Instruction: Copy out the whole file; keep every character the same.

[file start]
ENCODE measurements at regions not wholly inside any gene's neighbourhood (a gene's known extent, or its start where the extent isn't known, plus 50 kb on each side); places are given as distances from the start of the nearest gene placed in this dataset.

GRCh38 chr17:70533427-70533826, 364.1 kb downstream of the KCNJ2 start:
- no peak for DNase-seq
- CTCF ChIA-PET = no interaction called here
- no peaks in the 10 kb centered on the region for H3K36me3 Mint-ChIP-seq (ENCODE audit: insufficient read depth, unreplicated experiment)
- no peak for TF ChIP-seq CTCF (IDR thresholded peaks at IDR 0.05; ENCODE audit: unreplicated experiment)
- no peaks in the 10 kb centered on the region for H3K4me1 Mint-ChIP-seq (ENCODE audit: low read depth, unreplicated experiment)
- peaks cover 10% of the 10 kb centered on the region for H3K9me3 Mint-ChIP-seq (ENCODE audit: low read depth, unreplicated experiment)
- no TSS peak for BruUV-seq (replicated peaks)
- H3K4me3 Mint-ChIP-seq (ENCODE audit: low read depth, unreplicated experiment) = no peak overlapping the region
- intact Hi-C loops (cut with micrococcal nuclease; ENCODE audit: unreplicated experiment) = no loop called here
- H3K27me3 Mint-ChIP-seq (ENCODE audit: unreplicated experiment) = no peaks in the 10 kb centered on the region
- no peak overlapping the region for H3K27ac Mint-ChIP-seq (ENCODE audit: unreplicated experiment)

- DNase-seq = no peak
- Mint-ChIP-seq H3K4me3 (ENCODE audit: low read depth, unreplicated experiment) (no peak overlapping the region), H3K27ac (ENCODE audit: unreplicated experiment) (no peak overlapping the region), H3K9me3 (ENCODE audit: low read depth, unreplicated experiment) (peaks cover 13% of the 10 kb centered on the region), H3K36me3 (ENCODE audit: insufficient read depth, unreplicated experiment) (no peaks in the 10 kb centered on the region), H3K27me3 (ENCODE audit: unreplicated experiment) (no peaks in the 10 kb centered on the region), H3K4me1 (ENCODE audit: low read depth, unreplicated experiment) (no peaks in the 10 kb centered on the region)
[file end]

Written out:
ENCODE measurements at regions not wholly inside any gene's neighbourhood (a gene's known extent, or its start where the extent isn't known, plus 50 kb on each side); places are given as distances from the start of the nearest gene placed in this dataset.

GRCh38 chr17:70533427-70533826, 364.1 kb downstream of the KCNJ2 start:
- no peak for DNase-seq
- CTCF ChIA-PET = no interaction called here
- no peaks in the 10 kb centered on the region for H3K36me3 Mint-ChIP-seq (ENCODE audit: insufficient read depth, unreplicated experiment)
- no peak for TF ChIP-seq CTCF (IDR thresholded peaks at IDR 0.05; ENCODE audit: unreplicated experiment)
- no peaks in the 10 kb centered on the region for H3K4me1 Mint-ChIP-seq (ENCODE audit: low read depth, unreplicated experiment)
- peaks cover 10% of the 10 kb centered on the region for H3K9me3 Mint-ChIP-seq (ENCODE audit: low read depth, unreplicated experiment)
- no TSS peak for BruUV-seq (replicated peaks)
- H3K4me3 Mint-ChIP-seq (ENCODE audit: low read depth, unreplicated experiment) = no peak overlapping the region
- intact Hi-C loops (cut with micrococcal nuclease; ENCODE audit: unreplicated experiment) = no loop called here
- H3K27me3 Mint-ChIP-seq (ENCODE audit: unreplicated experiment) = no peaks in the 10 kb centered on the region
- no peak overlapping the region for H3K27ac Mint-ChIP-seq (ENCODE audit: unreplicated experiment)

- DNase-seq = no peak
- Mint-ChIP-seq H3K4me3 (ENCODE audit: low read depth, unreplicated experiment) (no peak overlapping the region), H3K27ac (ENCODE audit: unreplicated experiment) (no peak overlapping the region), H3K9me3 (ENCODE audit: low read depth, unreplicated experiment) (peaks cover 13% of the 10 kb centered on the region), H3K36me3 (ENCODE audit: insufficient read depth, unreplicated experiment) (no peaks in the 10 kb centered on the region), H3K27me3 (ENCODE audit: unreplicated experiment) (no peaks in the 10 kb centered on the region), H3K4me1 (ENCODE audit: low read depth, unreplicated experiment) (no peaks in the 10 kb centered on the region)